Tribune News Service
Amritsar, April 20
The Partition Museum in Amritsar has won the Best Wider World Tourism Project award at the British Guild of Travel Writers International Tourism (BGTW) Awards 2020, held this Sunday in the UK, despite stiff competition from other international tourism projects. It was rated as “first class” and the “most innovative and important tourism project” with a positive impact on community, according to Simon Willmore, chair of BGTW.
Taking the lead
The Partition Museum beat global tourism projects include the Macon Music Trail in Georgia, USA; the Michinoku Coastal Trail in Honshu, Japan; the Nelson Mandela Capture Site Museum and Visitor Centre in Howick, South Africa; Remando por la Paz/Rafting for Peace in Colombia and the Soqotra Heritage Project in the Gulf of Aden.
The Partition Museum launched by The Arts and Cultural Heritage Trust (TAACHT) was nominated by BGTW member Meera Dattani and voted for by the 260 members of the BGTW. Winners were announced during ‘BGTW’s Really Big Reveal’, an online broadcast that took place on April 18 due to the pandemic restrictions.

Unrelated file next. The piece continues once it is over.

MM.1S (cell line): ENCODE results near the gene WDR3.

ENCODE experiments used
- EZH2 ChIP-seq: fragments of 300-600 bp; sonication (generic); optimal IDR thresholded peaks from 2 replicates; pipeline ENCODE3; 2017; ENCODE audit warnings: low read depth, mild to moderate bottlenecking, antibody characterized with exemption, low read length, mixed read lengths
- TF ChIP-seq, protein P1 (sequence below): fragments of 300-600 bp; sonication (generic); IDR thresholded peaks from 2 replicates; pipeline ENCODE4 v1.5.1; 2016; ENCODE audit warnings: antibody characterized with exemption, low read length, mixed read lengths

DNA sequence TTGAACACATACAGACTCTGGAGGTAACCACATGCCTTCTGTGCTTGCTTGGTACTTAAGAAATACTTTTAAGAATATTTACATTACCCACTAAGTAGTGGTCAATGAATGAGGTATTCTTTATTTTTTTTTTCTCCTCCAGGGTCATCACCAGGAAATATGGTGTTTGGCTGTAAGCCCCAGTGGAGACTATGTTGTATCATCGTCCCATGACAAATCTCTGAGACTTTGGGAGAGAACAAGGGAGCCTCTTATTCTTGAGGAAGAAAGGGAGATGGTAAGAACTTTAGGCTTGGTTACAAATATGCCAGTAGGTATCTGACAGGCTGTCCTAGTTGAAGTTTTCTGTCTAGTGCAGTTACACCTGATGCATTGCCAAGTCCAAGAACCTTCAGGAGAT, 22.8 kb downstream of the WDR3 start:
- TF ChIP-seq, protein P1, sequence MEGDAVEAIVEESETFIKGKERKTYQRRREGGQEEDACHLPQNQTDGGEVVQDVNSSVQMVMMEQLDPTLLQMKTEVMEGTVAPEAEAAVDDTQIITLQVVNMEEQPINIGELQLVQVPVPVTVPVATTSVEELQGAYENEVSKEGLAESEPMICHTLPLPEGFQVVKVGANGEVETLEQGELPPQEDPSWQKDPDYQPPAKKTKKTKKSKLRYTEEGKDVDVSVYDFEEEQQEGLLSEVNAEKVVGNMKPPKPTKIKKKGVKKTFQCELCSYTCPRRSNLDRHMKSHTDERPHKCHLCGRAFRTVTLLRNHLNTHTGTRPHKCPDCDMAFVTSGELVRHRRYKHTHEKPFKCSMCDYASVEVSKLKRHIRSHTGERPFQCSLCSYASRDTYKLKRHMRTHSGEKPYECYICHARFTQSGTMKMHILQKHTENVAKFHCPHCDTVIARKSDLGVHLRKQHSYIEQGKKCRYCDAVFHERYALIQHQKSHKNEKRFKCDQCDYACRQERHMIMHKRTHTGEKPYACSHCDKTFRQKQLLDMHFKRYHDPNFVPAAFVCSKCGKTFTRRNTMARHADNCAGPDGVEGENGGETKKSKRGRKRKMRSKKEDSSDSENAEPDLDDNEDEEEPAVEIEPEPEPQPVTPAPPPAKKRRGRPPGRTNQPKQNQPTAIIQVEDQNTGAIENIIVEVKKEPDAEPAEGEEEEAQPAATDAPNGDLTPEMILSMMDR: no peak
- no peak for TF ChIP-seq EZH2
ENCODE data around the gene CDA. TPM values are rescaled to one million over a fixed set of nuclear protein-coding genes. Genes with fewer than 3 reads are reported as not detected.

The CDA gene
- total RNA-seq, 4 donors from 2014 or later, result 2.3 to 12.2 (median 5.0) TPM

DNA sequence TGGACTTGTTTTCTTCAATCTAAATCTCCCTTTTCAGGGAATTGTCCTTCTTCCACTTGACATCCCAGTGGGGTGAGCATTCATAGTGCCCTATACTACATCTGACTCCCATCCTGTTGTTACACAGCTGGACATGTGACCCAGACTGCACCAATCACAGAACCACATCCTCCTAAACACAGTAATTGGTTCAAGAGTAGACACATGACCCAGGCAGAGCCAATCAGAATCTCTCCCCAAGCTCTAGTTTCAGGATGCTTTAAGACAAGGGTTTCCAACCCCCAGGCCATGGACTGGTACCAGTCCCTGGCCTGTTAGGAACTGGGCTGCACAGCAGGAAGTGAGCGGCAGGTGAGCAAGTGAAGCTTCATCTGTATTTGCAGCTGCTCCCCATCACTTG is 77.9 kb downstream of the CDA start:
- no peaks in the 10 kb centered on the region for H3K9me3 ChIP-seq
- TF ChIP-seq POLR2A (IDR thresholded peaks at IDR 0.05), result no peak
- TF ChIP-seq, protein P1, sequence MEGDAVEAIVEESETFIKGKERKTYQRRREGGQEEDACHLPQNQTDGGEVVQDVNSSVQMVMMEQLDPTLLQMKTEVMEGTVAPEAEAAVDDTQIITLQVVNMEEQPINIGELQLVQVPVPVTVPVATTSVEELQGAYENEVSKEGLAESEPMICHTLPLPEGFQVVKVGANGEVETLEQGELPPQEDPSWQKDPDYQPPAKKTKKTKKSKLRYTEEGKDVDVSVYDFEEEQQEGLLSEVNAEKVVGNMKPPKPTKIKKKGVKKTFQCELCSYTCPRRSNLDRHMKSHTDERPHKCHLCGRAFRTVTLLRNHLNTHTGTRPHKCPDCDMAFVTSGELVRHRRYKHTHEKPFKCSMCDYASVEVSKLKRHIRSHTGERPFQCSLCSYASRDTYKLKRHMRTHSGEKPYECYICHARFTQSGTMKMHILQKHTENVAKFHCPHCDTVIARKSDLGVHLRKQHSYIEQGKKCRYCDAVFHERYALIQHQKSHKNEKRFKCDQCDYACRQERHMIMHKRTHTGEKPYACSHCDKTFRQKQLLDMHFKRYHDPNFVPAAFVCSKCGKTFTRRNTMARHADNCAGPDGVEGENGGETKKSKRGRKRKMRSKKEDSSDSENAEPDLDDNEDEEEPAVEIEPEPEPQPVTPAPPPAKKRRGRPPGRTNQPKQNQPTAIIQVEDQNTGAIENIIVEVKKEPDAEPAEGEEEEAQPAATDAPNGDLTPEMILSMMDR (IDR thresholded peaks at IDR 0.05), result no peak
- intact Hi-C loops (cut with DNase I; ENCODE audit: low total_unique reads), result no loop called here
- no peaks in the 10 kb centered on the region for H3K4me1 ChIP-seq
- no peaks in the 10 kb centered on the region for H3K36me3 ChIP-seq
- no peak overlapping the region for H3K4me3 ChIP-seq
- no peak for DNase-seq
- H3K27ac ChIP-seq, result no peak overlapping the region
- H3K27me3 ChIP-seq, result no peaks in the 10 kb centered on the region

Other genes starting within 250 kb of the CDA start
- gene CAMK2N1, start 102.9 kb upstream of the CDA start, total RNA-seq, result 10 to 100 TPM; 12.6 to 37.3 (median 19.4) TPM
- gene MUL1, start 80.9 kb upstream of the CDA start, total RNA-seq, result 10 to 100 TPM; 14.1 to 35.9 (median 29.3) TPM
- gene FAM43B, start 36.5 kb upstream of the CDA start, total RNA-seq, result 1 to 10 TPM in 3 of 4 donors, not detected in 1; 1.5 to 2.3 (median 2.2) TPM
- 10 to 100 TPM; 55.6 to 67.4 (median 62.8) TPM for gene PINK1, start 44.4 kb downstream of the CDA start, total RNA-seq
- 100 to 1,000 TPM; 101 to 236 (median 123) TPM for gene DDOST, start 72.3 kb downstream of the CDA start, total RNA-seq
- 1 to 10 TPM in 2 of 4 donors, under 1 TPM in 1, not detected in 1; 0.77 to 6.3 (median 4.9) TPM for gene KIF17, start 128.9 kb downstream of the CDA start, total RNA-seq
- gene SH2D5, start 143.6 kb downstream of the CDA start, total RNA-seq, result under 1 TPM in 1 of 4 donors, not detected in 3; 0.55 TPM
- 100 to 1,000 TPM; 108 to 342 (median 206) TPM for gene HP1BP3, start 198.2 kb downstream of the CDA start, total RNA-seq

Initiated by a group of people led by Kishwar Desai, the Partition Museum called the ‘people’s museum’ was established under The Arts and Cultural Heritage Trust. Dedicated to remember the largest mass migration in human history, the Partition Museum has won six other awards, nationally and internationally.
The BGTW award scheme, the results of which were postponed into 2021 because of the pandemic, gives Guild members the opportunity to propose new tourism projects that they feel deserve recognition for their outstanding contribution to tourism. Awards are split into three categories: ‘Best UK and Ireland Tourism Project’, ‘Best European Tourism Project’ and ‘Best Wider World Tourism Project’.
Kishwar Desai, reacting to the win, said: “We are truly honoured and thrilled to receive this award and thank everyone who has supported it. This museum is dedicated to millions of those unremembered and unrecognised people, who lost their homes and homelands overnight due to the Partition of India. It draws thousands of visitors every month and has become an important part of the tourist itinerary. This award will further encourage others to visit the Partition Museum, learn about the world’s largest forced migration, the repercussions of which last till today, nearly 75 years later.”
BGTW chairman Simon Willmore said: “The BGTW International Tourism Awards provide the opportunity for members to nominate the most innovative and important tourism projects they have visited over the last year that they believe deserve wider recognition. The Partition Museum is a first-class example of a tourism project that is having a positive impact on the community and the environment.”
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